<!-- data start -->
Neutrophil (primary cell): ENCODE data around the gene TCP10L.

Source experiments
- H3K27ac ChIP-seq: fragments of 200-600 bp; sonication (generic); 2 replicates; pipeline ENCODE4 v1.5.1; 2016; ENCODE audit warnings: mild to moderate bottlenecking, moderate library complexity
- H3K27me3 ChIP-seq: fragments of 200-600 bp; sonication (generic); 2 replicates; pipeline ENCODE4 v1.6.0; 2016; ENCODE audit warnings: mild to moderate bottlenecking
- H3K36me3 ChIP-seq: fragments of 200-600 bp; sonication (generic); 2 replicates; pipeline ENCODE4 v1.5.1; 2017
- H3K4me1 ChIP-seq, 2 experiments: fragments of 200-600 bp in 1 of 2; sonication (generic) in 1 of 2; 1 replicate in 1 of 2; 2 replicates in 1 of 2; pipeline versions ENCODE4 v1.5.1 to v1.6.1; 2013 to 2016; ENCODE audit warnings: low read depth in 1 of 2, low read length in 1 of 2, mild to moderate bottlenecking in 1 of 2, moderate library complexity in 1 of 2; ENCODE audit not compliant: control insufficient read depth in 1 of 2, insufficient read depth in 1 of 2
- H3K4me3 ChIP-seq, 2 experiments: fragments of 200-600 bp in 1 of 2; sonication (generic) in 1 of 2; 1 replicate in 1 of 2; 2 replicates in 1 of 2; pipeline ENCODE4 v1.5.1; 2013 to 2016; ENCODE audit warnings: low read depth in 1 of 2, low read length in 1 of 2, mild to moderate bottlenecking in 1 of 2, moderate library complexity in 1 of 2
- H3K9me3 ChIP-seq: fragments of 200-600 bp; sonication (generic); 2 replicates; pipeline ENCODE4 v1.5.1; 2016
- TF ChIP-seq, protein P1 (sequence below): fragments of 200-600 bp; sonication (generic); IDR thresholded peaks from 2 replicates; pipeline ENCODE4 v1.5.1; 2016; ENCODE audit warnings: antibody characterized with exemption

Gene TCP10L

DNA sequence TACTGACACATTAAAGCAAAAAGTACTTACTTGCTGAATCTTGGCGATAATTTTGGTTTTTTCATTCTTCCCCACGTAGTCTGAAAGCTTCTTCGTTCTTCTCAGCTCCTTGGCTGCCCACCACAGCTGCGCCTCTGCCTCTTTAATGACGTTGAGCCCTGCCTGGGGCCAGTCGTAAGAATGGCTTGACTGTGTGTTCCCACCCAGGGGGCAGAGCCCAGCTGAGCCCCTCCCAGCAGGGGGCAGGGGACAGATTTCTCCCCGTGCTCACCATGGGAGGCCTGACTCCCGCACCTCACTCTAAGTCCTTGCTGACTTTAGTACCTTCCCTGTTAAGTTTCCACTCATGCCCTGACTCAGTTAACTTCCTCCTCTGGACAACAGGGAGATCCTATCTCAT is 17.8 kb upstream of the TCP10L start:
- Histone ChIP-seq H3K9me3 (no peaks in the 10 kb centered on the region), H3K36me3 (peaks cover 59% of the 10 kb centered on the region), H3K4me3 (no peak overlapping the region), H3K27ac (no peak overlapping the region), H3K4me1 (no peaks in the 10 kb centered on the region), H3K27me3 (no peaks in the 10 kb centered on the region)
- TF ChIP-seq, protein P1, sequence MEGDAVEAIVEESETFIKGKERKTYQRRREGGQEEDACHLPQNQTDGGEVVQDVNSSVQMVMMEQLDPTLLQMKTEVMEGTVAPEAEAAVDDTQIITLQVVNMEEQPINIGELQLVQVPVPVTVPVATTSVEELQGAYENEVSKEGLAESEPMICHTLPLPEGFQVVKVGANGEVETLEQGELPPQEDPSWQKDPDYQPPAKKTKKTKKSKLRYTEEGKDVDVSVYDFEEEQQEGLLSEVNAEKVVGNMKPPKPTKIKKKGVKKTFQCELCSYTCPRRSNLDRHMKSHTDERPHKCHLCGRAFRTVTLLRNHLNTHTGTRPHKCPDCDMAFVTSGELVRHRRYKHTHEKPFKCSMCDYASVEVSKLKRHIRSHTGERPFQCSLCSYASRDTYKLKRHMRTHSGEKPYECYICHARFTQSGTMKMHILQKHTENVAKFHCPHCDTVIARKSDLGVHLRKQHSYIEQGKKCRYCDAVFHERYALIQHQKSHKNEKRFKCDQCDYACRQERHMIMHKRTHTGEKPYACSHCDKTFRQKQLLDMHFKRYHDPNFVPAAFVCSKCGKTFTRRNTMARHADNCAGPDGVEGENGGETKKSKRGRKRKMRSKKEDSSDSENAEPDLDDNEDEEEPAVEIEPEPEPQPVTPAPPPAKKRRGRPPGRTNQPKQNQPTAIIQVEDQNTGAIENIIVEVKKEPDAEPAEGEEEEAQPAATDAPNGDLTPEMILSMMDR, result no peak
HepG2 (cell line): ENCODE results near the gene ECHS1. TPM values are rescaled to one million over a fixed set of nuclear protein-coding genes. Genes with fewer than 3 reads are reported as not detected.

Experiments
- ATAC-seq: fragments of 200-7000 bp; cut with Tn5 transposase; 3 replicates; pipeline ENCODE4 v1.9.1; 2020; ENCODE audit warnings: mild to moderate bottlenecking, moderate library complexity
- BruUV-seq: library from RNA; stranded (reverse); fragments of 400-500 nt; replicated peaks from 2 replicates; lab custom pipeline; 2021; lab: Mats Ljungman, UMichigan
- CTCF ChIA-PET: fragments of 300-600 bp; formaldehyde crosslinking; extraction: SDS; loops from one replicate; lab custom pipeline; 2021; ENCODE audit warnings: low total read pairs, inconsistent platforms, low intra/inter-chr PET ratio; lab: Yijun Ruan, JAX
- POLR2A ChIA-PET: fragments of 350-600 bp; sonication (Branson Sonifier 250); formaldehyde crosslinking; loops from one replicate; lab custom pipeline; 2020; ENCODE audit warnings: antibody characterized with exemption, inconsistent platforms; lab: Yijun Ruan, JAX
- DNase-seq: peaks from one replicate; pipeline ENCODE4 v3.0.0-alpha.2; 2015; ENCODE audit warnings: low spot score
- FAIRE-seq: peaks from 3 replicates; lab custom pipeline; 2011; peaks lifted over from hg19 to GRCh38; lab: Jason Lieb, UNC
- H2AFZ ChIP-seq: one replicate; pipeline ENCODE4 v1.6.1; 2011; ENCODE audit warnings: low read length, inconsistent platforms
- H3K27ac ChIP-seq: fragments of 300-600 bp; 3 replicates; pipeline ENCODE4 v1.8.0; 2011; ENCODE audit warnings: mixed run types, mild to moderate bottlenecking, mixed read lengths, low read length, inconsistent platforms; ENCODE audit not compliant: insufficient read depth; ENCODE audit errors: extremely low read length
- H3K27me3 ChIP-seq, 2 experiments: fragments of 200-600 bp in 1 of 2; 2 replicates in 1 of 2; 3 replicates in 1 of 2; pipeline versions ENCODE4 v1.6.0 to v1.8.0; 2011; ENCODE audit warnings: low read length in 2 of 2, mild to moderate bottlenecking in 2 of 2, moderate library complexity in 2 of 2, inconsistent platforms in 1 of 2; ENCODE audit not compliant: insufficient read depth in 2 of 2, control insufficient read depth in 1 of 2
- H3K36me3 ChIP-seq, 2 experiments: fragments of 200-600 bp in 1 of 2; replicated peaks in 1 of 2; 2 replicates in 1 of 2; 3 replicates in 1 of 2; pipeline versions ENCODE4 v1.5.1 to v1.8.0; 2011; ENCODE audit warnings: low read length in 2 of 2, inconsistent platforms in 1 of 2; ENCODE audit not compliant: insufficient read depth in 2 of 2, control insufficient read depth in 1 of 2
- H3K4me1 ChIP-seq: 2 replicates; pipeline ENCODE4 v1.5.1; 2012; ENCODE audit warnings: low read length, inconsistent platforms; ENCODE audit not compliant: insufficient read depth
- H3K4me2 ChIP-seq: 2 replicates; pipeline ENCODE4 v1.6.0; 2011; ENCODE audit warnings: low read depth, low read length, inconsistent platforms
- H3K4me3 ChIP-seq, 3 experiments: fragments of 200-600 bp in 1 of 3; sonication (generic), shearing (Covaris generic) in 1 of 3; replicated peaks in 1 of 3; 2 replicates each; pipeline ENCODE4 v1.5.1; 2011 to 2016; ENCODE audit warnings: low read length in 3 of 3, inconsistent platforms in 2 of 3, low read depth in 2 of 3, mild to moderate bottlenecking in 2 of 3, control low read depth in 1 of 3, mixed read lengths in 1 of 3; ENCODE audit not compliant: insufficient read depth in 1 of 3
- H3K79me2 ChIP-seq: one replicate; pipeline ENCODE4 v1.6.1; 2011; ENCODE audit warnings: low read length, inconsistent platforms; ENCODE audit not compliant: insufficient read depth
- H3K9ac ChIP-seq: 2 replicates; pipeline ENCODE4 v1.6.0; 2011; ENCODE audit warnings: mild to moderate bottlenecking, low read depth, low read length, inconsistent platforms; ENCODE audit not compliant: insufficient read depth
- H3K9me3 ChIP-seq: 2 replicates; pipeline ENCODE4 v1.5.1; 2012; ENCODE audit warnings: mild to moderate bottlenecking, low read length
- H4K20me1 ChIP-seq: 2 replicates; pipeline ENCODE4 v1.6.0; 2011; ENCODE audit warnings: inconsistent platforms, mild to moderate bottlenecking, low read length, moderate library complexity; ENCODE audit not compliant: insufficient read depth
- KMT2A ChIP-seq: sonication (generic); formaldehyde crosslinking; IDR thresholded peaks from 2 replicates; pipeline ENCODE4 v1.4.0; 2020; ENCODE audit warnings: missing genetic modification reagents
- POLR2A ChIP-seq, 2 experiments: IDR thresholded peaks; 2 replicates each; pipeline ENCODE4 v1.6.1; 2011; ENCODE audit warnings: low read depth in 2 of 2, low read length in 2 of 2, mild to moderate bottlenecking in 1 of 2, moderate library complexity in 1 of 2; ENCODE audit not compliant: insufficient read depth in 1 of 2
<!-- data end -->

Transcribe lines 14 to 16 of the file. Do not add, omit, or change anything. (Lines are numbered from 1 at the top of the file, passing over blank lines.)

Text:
HepG2 (cell line): ENCODE results near the gene ECHS1. TPM values are rescaled to one million over a fixed set of nuclear protein-coding genes. Genes with fewer than 3 reads are reported as not detected.

Experiments
- ATAC-seq: fragments of 200-7000 bp; cut with Tn5 transposase; 3 replicates; pipeline ENCODE4 v1.9.1; 2020; ENCODE audit warnings: mild to moderate bottlenecking, moderate library complexity